Confusion over child protection thresholds prevented action in neglect case, finds SCR

Parents known to social services for over 16 years found guilty of criminal neglect- but no child protection plan was in place

Picture posed by model (Credit: Voisin/Phanie/Rex Features)

Confusion over child protection thresholds stopped social workers intervening in the case of parents charged with criminal neglect, the serious case review has found.

A three year old girl from Gloucestershire was admitted to hospital in November 2012 with a number of health and developmental concerns relating to neglect, including malnutrition, anaemia, severe nappy rash, weak bones and a head lice infestation. She had not begun to walk.

An incident by incident approach  meant workers never escalated the case from a ‘child in need’ onto a child protection plan.

A report by a health visitor stated: “regularly the house was noted to be dirty, untidy and smelling of faeces.”

The SCR found that a child protection conference between all agencies involved with the girl, Abigail, and her siblings, would have enabled smaller incidents  of neglect to be seen together, but it did not take place because the case was not deemed to meet the threshold.

Kathy O’Mahony, operations director of safeguarding and care at Gloucestershire Council told local reporters that, because the neglect  was not seen as reaching the child protection threshold, workers were confused over what information could be shared.

“Neglect is a really difficult area. This case has helped us to understand the impact of negligence. We did not say early enough that this was a child protection issue,” she told the Gloucestershire Echo.

Gary Walker, a solicitor at law firm Foot Anstey specialising in child abuse cases said  cumulative neglect was as serious as abuse.

“One of the key learning points for all the organisations involved is that chronic long-term neglect and a cumulative lack of action can be just as harmful to children as sexual or physical abuse.

“If we are going to avoid this happening in the future, we need constant monitoring of these neglect issues by the authorities, combined with the appropriate training of employees so that they know how to recognise the signs of cumulative neglect ,” he said.

The serious case review found “one of the most concerning issues in this case is the apparent lack of understanding of neglect and its impact by a number of the key professionals working with this family.”

The review defines neglect as “the persistent failure to meet child’s basic physical or psychological needs, likely to result in the serious impairment of the child’s health or development,” and underlined that Abigail’s well-being was being impaired by the health problems and developmental delays she experienced as a result of neglect.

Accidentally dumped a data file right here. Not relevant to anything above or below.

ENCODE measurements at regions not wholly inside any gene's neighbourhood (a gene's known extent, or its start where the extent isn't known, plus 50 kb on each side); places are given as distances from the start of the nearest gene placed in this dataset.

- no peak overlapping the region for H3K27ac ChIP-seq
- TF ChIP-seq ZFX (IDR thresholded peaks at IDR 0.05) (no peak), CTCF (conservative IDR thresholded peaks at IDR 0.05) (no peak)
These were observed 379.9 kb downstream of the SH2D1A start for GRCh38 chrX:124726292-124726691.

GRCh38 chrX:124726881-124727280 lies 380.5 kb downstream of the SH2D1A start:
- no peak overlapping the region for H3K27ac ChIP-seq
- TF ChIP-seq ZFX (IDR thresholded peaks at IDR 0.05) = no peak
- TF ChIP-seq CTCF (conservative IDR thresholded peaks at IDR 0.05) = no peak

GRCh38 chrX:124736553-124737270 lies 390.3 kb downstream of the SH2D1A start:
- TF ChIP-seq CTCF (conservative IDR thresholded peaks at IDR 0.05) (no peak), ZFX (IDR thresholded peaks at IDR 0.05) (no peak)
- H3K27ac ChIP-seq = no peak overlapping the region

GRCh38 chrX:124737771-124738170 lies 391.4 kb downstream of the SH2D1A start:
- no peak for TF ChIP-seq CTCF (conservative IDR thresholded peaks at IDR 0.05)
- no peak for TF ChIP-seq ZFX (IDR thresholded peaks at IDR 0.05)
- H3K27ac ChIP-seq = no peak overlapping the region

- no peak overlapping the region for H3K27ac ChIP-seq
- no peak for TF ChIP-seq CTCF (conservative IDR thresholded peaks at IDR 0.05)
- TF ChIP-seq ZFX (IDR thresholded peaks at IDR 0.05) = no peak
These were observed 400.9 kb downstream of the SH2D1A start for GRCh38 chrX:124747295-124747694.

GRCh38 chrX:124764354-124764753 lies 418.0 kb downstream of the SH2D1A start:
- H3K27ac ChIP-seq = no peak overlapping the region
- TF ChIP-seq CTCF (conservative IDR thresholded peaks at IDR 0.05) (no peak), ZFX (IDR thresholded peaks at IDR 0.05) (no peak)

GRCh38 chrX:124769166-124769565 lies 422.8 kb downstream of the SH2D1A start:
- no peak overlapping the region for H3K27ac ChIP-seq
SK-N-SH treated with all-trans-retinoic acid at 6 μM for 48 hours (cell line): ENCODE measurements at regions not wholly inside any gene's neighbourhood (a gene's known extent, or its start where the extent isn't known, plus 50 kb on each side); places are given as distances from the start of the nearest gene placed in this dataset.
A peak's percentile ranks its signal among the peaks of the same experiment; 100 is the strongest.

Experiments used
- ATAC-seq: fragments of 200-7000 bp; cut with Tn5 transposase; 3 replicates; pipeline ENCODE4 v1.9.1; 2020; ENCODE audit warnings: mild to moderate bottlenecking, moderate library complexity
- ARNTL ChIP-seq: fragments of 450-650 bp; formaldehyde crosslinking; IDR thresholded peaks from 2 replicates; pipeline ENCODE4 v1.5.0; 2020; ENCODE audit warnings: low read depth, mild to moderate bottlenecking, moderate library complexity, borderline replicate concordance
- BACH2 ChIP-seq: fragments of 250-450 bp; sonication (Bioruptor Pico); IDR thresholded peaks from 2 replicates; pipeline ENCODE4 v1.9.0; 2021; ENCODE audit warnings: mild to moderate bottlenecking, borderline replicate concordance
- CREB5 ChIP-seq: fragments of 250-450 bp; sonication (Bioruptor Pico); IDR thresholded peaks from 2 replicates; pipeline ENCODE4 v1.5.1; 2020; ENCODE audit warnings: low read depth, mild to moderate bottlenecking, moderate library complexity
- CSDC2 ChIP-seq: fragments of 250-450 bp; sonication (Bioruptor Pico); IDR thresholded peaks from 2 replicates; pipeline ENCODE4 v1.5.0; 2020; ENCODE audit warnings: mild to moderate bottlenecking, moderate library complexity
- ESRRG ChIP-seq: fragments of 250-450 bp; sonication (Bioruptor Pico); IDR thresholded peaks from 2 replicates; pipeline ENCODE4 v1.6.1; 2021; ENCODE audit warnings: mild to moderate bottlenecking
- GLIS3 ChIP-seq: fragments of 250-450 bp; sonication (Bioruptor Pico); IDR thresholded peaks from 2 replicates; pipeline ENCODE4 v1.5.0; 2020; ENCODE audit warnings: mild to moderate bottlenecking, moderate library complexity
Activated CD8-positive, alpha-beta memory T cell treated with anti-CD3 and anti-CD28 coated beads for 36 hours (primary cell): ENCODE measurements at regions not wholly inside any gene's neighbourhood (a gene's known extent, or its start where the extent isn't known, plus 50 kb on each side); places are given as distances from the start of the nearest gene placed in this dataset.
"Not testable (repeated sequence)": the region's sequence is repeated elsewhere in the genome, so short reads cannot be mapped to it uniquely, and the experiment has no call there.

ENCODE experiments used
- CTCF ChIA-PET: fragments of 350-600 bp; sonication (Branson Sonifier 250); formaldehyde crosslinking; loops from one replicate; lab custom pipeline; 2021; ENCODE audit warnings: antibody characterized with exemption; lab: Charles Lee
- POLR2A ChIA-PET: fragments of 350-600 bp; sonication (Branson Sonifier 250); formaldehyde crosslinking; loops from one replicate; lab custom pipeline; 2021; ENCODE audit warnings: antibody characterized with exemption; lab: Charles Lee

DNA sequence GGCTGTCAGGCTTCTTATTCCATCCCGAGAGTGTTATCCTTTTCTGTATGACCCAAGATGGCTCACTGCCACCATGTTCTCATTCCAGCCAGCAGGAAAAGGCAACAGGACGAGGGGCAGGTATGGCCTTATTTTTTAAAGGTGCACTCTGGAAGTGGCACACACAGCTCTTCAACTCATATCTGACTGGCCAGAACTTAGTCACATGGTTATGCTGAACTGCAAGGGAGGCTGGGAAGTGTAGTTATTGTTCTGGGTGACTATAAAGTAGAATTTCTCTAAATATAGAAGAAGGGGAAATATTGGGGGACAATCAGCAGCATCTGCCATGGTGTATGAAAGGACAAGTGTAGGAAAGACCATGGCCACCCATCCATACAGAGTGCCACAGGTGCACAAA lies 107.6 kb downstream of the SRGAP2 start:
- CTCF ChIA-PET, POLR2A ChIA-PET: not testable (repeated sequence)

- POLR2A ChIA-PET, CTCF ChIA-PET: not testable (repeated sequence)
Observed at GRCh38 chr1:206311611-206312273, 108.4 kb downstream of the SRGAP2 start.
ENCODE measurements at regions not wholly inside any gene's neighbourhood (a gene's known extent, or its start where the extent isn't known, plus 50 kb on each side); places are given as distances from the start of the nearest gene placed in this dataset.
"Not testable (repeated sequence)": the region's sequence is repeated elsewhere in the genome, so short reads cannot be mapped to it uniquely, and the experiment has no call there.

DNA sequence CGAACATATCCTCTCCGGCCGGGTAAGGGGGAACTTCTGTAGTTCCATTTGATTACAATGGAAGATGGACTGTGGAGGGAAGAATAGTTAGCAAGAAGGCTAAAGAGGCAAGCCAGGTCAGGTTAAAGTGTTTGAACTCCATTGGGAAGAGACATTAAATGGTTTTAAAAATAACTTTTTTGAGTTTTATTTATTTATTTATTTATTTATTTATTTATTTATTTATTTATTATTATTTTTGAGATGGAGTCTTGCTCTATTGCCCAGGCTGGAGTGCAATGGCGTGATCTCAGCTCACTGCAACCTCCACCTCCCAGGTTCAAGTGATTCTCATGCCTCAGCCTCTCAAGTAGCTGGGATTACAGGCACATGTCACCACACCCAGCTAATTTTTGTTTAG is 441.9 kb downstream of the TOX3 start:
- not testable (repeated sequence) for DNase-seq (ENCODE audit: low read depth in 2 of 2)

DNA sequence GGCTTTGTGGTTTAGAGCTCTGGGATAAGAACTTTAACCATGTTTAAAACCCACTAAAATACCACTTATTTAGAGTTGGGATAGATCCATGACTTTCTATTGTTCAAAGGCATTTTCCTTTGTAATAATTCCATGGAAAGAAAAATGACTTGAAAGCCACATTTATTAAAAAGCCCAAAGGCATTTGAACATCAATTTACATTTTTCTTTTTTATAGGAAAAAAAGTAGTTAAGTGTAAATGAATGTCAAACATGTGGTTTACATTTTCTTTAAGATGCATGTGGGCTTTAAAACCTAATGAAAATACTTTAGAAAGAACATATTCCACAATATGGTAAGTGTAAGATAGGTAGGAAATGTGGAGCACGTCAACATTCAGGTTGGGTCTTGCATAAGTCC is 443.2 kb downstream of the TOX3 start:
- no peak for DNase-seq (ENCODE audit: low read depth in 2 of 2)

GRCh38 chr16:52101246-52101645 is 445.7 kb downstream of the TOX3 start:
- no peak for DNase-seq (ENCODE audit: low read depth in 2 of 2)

A better understanding of and the limitation of an incident led approach to child neglect would have allowed social workers to escalate the case faster, the review said.

The children are now all in foster care or the care of suitable family members.

 

Find out more about child neglect

Read our guide to risk assessment of child neglect

More from Community Care

4 Responses to Confusion over child protection thresholds prevented action in neglect case, finds SCR

  1. g hall November 13, 2014 at 1:46 pm #

    Clearly the social services should have taken action here but the article is explicit that health workers had concerns about the health of this child. As it is only “Social Workers” who are identified as failing am I to infer that all the other agencies were powerless to take any action? Was health not able to call a child protection conference? In my area anybody can call a safeguarding meeting is this not the case in Gloucestershire?

    • Paula November 14, 2014 at 8:32 am #

      It is always the social worker who has to take the blame despite other agencies being involved.

  2. Philip Measures November 13, 2014 at 11:09 pm #

    It is a fact that any other professional can insist that a Child Protection Conference take place – others must also accept the fact that they have a professional responsibility to protect children and young people and if not satisfied that Social Services are taking concerns seriously enough they need to ‘force’ the issue. It may not feel comfortable but this Serious Case Review clearly indicates that if all agencies had pooled their information things would have taken a very different course.

  3. B Nation November 20, 2014 at 1:35 am #

    With the lack of funding, social workers can not expect to handle all cases in the biological family. Severe abuse doesnt just happen in the Bio family environment. One case in particular of a mother just needing respite, ended with her child in the care system under the threshold of probability to harm. That child remained in foster placements and during this cared for accomodation the child was sexually abused by another child being cared for. So how much time can social work give to every issue being reported. Severe harm ie sexual/physical abuse is a justification for a criminal court proceeding. Mental health should be controlled by professionals in that field. All lesser issues are turned arounds by the Community,schools nurses etc, rather that condemn parents and looking down on them because they did not know. Get together and produce the UK Booklet on parenting. With Techniques, resolutions and actions made by the state. Hand this booklet to ALL parents, whether new, visiting or existing parents. So that before a social worker handles a case, they can be assured that the parents knew the preferred methods and actions prior to an unannounced visit by staff members.